Thursday, December 28, 2006

Discount Cards

One of the things that drives me nuts when I go shopping is this whole notion of discount cards. Every grocery store, coffee shop, book store, okay national chain has these cards that if you happen to have, you get a magical discount. Heck, they even give you a 10% discount to sign up! Now, wouldn't it be magical if they gave everyone a discount all the time and beat the competition with service and product quality? I don't think Cabela's or WalMart has these but Cabela's does have a credit card that you accumulate points on to buy more stuff - which is nice.

But it got me thinking. Uh oh, is right. What if we could look at the services government supplies and try something similar to this. Before you go loco en la cabeza on me, hear me out. Why can't I get a fishing license at DMV? I get mine at Wal Mart even get my trout stamp there. If I give them my email address will they send me emails about upcoming specials at state parks like hotel chains do? How about a renewal online January 1st so that DGIF's cash flow is improved? How many licenses are not renewed for a variety of reasons that could be handled electronically? I can print off tickets to my favorite hockey game or even High School Musical for my daughter on line. I can even print off airline tickets.

Bill Leighty and I have talked about this kind of stuff in the abstract and we really need to do a better job of satisfiying the customer of goverment services.

How about the area of pay, leave and vacation for state employees? The VGEA, state employees association, wants 6% more for all 100k+ employees. Fine. Most employees want raises year after year to keep up with COLA etc. Should we be looking at ways to incent our employees in a review of the pay, leave, vacation package? The employees I speak with would be willing to look at it because the leave and vacation package is very generous and there is room for the discussion but they obviously will want more pay. Which is fine with me as long as the work is getting done. I think it would make us much more efficient and productive.

For instance, a 25 year employee told me that he gets about 52 paid days off a year. 27 vacation days. 10 personal days, 5 sick days, and then the state holidays as well.

At our company, we do not have a delineation betweenpersonal, sick, or vacation days. An employee's days off are just that - theirs and for us, we don't care what the employee calls it, we just know that they are not at work. We just want to be able to schedule around it. Very rarely do people call in sick anymore because they know that takes away from their time off - which we encourage. Employees need to be taking time off of work; however, we incent heavily on performance.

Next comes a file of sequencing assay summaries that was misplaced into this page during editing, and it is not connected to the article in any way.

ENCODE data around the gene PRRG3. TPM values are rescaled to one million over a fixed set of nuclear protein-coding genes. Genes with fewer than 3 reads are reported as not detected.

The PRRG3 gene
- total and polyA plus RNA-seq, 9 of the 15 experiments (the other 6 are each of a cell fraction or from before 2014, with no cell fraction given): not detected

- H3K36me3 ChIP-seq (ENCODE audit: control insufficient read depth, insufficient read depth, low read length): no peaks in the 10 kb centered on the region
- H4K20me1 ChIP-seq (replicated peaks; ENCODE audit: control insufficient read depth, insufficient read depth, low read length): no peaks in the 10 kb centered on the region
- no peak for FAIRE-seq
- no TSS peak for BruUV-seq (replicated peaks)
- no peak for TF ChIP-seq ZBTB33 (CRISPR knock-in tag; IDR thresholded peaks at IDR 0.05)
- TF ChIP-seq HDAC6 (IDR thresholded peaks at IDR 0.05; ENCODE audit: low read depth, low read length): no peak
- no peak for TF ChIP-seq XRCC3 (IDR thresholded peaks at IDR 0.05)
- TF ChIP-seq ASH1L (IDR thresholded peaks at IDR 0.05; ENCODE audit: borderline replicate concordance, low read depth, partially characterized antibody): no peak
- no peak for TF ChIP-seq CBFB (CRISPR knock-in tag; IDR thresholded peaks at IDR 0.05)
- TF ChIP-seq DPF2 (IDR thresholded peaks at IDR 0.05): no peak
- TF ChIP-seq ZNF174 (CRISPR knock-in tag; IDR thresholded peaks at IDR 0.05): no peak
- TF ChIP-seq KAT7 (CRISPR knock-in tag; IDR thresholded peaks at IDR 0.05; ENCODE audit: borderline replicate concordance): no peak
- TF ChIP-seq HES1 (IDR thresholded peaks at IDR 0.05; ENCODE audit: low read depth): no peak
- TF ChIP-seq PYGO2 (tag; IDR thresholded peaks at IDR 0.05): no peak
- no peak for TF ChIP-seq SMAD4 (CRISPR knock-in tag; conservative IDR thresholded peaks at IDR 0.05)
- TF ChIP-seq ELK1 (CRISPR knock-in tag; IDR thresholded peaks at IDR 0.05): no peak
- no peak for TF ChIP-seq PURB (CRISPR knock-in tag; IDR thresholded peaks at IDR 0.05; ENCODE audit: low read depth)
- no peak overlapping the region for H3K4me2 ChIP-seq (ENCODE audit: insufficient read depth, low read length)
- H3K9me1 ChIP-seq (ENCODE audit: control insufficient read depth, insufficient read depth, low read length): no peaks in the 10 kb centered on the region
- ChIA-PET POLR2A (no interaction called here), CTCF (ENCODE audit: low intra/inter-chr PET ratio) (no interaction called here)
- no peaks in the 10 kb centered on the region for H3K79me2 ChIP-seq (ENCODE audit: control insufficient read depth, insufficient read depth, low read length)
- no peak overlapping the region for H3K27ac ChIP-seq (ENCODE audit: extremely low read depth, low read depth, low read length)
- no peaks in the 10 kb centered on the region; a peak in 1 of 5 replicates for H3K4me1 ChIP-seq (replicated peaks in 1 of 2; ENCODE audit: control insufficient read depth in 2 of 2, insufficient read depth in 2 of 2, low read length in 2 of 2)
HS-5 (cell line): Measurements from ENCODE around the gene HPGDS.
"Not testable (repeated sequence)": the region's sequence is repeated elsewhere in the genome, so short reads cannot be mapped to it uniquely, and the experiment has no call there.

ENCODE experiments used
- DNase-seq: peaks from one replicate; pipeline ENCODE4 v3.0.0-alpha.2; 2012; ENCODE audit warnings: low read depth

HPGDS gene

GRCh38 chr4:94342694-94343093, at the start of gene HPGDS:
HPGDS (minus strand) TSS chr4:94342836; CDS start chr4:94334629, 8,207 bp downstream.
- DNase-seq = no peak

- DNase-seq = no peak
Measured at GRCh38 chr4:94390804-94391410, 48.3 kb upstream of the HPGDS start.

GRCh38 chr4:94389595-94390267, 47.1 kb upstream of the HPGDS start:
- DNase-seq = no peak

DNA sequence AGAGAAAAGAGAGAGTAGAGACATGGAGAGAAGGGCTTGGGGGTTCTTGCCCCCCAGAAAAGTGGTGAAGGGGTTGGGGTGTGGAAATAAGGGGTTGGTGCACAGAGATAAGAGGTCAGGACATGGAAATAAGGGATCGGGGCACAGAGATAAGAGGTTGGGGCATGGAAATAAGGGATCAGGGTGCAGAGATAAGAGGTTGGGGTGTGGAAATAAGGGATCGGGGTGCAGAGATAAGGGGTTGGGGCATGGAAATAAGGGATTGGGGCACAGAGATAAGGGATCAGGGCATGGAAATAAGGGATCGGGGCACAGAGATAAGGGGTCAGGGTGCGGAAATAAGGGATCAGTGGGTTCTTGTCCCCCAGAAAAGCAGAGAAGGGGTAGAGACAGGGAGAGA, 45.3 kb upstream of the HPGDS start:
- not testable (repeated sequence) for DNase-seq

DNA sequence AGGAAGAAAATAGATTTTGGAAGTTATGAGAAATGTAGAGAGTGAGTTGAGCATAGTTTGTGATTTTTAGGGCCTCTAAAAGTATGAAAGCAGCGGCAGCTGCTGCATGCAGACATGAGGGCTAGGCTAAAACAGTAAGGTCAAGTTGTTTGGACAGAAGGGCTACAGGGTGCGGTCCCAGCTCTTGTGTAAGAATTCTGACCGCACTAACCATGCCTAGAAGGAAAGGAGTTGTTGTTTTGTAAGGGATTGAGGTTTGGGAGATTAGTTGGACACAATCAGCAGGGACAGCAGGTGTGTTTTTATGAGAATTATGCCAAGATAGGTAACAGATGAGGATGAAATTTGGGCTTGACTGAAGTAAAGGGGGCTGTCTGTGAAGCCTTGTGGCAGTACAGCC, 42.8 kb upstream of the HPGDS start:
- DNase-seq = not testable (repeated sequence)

Wednesday, December 27, 2006

Last one!

Delegate Rosalyn Dance has offered to help out with Return to Work issues within state government - these would include disability claims, worker's comp etc. With a workforce in excess of 100,000, this is a considerable cost burden that could be better managed.

What is the cost of illegal immigration?

I ran into a friend last week and he asked me a pretty good question - what is the cost to the taxpayers of the Commonwealth, local and state taxes, of illegal immigration?

I have heard estimates of up to 600 million per year but that might be somewhat dated. If you have any information on this, please let me know.

Thursday, December 21, 2006

Final teams are in place on the House side

As we are bicameral and bipartisan, Delegates Toscano, Miller(Norfolk) and Sickles have offered to help out on the remaining areas of accounts receivables, communications and central mail respectively.

I will be flying wingman for Toscano and Miller since those areas are some of my personal favorites.

If you haven't checked out the publication Executive Amendments to the 2006-2008 Biennial Budget, you should. It gives you a chance to start to drill down on some of the departments of your government.

Starting at the top for instance, on page B-33 one finds the Office of the Governor.

In FY 2003 there were 29 employees for a total cost of $2,088,562 = $72,000 pp
In FY 2008 there will be 41 employees for a total cost of $4,379,423 = $107,000 pp

From there one can start asking questions on why the staff has increased positions by 41% and why the total cost has increased 110%.

Overall, this is a good document and CLEARLY the next step is to get the performance measurements in each office and department and not just the mindnumbingly boring mission statements and nebulous agency goals. We should see goals that are specific, achievable and drawn to the mission statements.

Tuesday, December 19, 2006

House Side of Review Teams

Okay, we are well on the way to having the review teams filled up.

So far we have

Energy - Harvey Morgan

Water Usage - Tom Rust and Rob Wittman

Real Estate - Ed Scott

Printers/Copiers - Dave Nutter

Solid Waste - John Cosgrove

Fleet Management - Danny Marshall (Appropriations Wingman Landes)

Travel - Scott Lingamfelter

VITA - Jeff Frederick

Exchanging phone calls and emails with other prospectives for the other remaining areas but we are off to a great start. Stay tuned.

UPDATE #1: Paula Miller will be on the Communications team and David Toscano is looking at A/R.

P.S. Hanover Courthouse event with AFP went well! Good to see those in attendance!